The reason why some cars have green stripes on their number plates

Former Transport Secretary Grant Shapps visits Halfords in 2020 to introduce the scheme
Former Transport Secretary Grant Shapps visits Halfords in 2020 to introduce the scheme -Credit:PA

Many vehicles on Britain's roads now feature a green strip on their number plates.

Positioned to the left of the numbers and letters, this vertical green band, which was introduced in December 2020, has become a widespread sight.

Although optional, the green band was launched as a means to help local authorities identify zero-emissions vehicles for the purpose of rolling out potential incentives.

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Former Transport Secretary Grant Shapps commented at the time of the introduction that the decision to include a green "flash" on number plates was to "show people that a greener transport future is within our grasp". The green stripe was released simultaneously with proposals for exclusive perks designed to make the prospect of transitioning to electric vehicles more enticing.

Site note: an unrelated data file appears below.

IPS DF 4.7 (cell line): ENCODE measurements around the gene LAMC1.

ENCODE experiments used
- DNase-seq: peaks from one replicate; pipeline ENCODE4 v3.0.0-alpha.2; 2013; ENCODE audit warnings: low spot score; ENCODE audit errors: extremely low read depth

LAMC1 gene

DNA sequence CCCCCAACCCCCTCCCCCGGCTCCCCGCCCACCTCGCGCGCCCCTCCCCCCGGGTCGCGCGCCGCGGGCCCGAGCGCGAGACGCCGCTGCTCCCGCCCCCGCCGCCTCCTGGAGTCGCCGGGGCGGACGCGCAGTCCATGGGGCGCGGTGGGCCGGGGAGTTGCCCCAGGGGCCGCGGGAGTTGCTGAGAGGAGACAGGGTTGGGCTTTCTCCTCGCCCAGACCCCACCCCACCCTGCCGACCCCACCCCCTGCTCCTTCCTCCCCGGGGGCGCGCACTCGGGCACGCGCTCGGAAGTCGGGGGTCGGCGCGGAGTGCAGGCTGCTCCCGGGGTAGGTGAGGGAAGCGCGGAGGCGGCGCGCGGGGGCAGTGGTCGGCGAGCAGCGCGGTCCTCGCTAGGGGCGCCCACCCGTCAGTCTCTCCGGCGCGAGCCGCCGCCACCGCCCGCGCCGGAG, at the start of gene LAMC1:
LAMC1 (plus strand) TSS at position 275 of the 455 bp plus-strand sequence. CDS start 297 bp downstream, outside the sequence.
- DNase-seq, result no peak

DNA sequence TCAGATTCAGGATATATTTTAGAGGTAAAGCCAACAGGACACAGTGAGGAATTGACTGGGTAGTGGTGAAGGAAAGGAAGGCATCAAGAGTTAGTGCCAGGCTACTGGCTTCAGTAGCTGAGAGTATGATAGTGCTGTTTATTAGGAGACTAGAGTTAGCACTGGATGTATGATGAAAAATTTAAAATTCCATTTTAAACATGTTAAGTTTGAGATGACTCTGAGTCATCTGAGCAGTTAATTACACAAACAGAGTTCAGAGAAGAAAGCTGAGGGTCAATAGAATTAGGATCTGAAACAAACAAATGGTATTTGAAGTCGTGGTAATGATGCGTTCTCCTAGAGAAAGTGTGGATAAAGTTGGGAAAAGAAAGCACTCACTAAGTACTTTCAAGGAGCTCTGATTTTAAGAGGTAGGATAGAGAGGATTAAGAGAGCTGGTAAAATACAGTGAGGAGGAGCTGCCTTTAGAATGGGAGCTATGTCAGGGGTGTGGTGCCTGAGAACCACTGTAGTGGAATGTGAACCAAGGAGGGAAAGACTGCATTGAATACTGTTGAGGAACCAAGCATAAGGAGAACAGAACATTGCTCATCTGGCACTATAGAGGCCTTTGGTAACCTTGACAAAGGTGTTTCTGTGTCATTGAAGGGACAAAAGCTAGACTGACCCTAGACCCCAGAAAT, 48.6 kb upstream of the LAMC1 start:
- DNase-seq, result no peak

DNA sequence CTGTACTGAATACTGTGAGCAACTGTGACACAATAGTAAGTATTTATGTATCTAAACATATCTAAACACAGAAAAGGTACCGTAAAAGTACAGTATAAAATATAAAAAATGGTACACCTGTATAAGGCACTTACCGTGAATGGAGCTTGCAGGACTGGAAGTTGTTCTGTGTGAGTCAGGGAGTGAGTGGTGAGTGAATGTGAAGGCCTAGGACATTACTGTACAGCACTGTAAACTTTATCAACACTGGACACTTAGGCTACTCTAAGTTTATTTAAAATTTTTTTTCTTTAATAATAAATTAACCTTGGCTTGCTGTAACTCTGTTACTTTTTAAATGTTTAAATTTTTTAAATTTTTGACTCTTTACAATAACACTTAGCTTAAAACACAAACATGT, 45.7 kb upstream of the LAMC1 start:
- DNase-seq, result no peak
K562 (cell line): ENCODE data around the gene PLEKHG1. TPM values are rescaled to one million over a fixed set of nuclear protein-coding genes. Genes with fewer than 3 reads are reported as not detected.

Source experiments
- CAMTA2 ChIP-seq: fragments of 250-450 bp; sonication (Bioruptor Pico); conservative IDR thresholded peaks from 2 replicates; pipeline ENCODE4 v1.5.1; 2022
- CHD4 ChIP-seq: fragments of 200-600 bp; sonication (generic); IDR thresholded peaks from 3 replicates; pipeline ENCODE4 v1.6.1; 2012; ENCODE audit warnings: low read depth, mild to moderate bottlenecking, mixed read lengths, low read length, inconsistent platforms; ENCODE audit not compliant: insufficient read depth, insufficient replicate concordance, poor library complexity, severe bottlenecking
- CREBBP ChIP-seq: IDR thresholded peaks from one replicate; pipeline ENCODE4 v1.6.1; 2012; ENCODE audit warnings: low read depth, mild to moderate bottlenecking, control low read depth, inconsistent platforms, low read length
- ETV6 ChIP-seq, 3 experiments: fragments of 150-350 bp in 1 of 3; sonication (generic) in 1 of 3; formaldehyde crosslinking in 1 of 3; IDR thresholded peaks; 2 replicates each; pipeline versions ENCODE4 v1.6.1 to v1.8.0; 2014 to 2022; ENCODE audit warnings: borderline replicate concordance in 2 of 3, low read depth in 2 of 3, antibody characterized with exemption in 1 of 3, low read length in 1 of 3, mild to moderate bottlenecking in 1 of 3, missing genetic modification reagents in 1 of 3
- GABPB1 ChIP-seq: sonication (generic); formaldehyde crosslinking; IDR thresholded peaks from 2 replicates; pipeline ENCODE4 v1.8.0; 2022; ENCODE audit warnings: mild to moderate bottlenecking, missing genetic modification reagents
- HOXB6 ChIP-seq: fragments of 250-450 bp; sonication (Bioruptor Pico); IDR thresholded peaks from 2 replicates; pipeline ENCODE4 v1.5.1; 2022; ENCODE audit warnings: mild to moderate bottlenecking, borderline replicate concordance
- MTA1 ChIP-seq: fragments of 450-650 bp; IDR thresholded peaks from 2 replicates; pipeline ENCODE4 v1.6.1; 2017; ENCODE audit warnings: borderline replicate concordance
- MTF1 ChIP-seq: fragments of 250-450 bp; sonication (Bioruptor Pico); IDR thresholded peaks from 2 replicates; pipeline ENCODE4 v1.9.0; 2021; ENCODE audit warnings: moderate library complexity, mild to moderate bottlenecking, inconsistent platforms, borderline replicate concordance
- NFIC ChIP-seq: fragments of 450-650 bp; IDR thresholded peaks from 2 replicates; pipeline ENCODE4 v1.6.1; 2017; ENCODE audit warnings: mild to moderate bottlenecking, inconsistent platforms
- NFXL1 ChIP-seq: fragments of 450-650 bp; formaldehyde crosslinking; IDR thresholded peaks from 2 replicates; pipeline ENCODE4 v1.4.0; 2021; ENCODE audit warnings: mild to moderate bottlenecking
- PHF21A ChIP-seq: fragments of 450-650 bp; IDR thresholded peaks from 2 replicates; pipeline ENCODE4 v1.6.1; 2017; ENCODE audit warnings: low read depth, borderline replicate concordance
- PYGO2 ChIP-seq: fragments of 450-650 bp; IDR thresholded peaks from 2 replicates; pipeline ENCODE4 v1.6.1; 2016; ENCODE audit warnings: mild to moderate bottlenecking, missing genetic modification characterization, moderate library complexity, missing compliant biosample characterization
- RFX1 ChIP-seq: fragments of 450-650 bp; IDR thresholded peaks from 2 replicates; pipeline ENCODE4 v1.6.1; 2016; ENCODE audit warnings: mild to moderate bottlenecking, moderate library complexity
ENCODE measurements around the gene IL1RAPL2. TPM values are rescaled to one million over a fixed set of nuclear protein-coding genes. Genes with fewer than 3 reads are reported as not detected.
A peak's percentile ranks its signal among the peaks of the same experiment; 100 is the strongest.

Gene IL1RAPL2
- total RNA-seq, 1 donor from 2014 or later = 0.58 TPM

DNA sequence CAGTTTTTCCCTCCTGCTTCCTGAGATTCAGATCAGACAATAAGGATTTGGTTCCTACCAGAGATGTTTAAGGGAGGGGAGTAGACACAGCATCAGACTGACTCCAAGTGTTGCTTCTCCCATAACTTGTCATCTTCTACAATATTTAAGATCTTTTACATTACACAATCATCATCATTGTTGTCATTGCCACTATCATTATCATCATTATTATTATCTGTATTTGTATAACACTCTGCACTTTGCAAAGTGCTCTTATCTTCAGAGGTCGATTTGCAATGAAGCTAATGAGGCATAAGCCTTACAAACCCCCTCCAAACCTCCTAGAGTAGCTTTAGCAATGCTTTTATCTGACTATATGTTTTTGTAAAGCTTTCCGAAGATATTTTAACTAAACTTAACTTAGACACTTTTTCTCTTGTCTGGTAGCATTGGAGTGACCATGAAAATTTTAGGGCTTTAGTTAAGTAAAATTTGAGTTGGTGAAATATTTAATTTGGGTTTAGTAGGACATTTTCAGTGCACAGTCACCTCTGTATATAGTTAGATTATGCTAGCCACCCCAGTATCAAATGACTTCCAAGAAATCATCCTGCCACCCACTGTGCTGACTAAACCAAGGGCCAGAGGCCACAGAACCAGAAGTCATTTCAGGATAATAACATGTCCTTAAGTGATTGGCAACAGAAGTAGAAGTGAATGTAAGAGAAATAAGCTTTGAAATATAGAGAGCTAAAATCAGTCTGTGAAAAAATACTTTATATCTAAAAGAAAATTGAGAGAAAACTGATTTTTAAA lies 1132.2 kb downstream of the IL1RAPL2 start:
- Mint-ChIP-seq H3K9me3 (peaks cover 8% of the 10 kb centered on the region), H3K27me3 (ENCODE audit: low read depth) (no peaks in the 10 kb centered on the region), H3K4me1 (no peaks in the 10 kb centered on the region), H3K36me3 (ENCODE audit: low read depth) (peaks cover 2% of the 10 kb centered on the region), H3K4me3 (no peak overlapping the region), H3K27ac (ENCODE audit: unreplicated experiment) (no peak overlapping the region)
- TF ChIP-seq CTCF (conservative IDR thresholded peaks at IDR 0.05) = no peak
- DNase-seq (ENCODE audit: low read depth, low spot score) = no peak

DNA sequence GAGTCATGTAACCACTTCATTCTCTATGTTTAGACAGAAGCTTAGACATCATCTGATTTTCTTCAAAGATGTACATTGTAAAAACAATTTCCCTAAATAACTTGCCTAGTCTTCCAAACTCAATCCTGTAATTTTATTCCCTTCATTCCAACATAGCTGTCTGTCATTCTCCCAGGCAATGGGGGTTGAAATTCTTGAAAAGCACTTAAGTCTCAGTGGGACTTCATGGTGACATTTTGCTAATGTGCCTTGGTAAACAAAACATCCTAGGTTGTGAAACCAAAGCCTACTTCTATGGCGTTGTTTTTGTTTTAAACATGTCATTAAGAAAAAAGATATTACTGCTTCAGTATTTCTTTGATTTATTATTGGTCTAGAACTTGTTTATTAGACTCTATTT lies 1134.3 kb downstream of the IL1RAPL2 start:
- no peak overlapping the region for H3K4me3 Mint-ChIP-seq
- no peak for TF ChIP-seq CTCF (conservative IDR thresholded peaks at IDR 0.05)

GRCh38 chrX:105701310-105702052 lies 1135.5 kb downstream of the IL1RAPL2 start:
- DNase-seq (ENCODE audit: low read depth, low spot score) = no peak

Owning a green number plate makes it easier to take advantage of local government initiatives such as cheaper parking and free entry into zero-emission zones.

The use of green number plates will also make it easier for local authorities to create new initiatives for electric vehicle owners, so more benefits may well become available in the future. There's no need to worry if your electric car doesn't have the green band: ANPR cameras can verify a car's status.

Plus, the plates are 99% recyclable and more environmentally friendly than traditional acrylic plates.

Adding the green band to a number plate costs £18 per plate at Halfords. To get one, drivers must present the V5 logbook and proof of vehicle ownership to showcase their eligibility.

The government stated: "As part of the government's plans to achieve net zero emissions by 2050, drivers will be encouraged to make the switch to electric vehicles through the introduction of green number plates. The plates will make it easier for cars to be identified as zero emission vehicles, helping local authorities design and put in place new policies to incentivise people to own and drive them."

At the time, Housing and Planning Minister and former parliamentary under-secretary in the Department of Transport, MP Rachel Maclean, declared: "We are going further and faster than any other major economy to decarbonise transport, improving air quality in our towns and cities in the process and harnessing the power of clean, green technology to end the UK's contribution to climate change by 2050.

"Not only will green number plates raise awareness of the increasing number of cleaner vehicles on our roads, they could also unlock a number of incentives for drivers. It's clear there has never been a better time to make the switch to a zero-emission vehicle."

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